November 1791

I regret to say that my turn in this revolution has concluded. As I sit now, in the city of Nantes, I no longer see myself as a player in this game, but a witness to the happenings in France in the past years. Hence the name of my newly written work, “Memoirs of a Witness of the Revolution”. My popularity has considerably decreased in the city of Paris, and the people who once revelled in my leadership have adopted a new mayor, Jerôme Pétion.  It seems that the people cannot forget my actions this year at Champ de Mars, and I am currently paying the price in this exiled life. I am left only to commentate on the affairs of my city and the outrageous rulings of the king, and his weak persistence to convince his people that he can support France in all of its current upheaval.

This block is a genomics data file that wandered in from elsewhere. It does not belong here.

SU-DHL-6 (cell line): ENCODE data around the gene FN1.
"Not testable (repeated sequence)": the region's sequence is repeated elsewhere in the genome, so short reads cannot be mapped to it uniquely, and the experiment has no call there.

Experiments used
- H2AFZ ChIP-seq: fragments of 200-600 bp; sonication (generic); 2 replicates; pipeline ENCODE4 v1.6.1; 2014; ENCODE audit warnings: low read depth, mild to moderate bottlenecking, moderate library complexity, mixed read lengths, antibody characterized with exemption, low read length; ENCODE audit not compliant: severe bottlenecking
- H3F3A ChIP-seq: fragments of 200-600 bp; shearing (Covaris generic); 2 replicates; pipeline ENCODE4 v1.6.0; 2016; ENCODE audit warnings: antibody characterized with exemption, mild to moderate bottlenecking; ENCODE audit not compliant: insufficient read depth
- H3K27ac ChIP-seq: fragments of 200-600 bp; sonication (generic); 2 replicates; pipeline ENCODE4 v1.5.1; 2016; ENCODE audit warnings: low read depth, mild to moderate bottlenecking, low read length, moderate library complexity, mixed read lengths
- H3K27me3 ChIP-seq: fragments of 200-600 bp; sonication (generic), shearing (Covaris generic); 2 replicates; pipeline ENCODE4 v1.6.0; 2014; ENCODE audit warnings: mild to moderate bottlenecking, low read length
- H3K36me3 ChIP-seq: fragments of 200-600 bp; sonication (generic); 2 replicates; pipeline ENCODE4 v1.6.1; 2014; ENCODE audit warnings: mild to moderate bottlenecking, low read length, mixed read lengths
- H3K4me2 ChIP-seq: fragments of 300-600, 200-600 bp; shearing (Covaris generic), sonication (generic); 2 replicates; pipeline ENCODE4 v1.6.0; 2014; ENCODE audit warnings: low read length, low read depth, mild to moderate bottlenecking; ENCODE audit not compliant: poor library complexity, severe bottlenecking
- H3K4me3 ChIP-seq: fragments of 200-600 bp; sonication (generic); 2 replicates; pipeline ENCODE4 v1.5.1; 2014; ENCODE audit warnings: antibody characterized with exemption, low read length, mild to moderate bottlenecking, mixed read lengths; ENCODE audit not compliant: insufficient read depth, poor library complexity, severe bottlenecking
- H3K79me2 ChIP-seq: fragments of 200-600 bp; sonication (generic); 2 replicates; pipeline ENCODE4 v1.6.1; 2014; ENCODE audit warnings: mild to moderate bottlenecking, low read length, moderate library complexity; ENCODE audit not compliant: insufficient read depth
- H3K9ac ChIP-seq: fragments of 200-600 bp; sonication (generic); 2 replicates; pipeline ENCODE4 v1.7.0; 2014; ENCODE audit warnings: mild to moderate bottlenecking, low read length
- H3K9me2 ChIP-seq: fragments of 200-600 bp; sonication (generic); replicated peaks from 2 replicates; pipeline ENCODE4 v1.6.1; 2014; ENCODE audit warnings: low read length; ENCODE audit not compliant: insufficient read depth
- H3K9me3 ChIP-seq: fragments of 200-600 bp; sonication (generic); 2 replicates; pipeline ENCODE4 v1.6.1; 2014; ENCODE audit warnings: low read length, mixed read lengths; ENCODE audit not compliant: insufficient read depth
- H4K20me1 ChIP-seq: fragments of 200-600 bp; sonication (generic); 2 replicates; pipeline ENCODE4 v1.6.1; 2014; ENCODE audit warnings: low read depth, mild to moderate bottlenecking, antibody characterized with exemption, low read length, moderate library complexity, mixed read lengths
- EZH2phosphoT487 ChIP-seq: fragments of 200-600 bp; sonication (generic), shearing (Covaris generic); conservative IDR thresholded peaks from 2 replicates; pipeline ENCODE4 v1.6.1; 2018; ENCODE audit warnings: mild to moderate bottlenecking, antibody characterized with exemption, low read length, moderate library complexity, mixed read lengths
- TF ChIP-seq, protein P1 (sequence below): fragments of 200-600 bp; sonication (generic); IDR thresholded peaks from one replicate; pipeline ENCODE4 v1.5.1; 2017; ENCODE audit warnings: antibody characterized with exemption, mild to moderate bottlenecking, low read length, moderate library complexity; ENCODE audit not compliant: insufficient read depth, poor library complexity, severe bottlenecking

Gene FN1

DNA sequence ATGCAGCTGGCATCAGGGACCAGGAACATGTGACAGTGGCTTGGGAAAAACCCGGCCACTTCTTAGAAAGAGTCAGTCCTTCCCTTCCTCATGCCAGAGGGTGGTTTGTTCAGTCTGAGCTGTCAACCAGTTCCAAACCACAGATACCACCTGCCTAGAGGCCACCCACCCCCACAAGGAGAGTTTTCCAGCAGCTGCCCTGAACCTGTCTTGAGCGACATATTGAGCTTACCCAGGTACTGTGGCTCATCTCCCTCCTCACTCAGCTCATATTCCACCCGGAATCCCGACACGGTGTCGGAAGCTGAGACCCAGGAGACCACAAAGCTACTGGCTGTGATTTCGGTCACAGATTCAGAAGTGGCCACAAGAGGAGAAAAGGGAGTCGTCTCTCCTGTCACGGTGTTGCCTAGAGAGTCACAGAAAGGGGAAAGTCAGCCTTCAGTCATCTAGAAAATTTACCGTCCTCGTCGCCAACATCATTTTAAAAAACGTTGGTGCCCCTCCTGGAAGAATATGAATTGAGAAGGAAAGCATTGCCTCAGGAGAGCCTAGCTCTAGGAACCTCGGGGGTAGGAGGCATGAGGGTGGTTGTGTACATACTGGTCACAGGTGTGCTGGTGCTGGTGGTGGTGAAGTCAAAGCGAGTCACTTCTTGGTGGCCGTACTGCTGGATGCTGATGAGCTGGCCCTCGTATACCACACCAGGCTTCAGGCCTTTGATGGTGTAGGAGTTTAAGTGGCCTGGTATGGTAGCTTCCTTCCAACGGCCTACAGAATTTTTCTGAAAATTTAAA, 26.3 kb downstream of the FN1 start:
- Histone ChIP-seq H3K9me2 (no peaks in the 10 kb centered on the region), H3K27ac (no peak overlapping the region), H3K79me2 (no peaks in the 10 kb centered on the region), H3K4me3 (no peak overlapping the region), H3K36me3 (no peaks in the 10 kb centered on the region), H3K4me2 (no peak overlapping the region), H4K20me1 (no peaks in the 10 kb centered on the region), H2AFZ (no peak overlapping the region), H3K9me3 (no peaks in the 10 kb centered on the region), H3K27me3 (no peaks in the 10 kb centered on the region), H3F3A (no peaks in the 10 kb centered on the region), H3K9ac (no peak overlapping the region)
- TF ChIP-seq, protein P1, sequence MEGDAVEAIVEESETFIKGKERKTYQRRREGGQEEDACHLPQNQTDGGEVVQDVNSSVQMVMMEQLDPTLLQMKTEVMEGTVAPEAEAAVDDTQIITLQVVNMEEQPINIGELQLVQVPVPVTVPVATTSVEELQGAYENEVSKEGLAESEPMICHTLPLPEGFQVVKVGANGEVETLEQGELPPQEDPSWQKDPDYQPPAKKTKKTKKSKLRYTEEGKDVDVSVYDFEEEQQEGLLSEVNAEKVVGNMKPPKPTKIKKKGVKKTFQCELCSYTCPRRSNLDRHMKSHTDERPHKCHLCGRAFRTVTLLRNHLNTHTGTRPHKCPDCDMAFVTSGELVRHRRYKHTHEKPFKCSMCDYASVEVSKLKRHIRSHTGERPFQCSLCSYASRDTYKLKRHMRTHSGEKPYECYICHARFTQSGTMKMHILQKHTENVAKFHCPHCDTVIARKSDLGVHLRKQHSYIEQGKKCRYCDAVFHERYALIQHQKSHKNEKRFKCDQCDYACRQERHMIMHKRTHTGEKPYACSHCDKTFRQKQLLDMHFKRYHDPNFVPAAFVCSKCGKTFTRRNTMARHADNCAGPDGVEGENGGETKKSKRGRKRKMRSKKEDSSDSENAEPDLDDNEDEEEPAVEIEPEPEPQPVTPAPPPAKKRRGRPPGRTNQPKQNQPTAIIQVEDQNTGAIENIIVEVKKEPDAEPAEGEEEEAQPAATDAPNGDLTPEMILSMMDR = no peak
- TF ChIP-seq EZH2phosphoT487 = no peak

Though I have limited power left to engage in the political matters happening in the surrounding areas of France, I must say this; the time of the King has come to an end. It is true to say that we have been ruled my a monarchy for years and years, but now is a time of change, so we must do away with old practices. With the drafting of the new Constitution, the support for the King has considerably increased, but it is only the foolish who could possibly believe that the he is the most promising hope for this country.  However, the limitations put on the King’s power, under the new Constitution, is only one meager step  into adopting a more power-balanced society. Yes, indeed, we had  set out to eradicate supreme rule, but no man seems to disapprove of the King’s future position in the governing of our country. We must not lose sight of what we had set out to do when we took the Oath! It is only through doing this that France shall have its salvation, but I regret to say, that my role in this story has come to a close. I can only observe from my place in Nantes, but my heart still stays with the people who I swore Oath with, the people who continue to battle for a country without monarchy. It is the time of the people, and my only hopes for the future is that my previous followers remember the loyalty they swore to me, and to each other. The irony is that, now in exile, I am powerless, but I now leave it in the hands of men and women of France to continue on my efforts.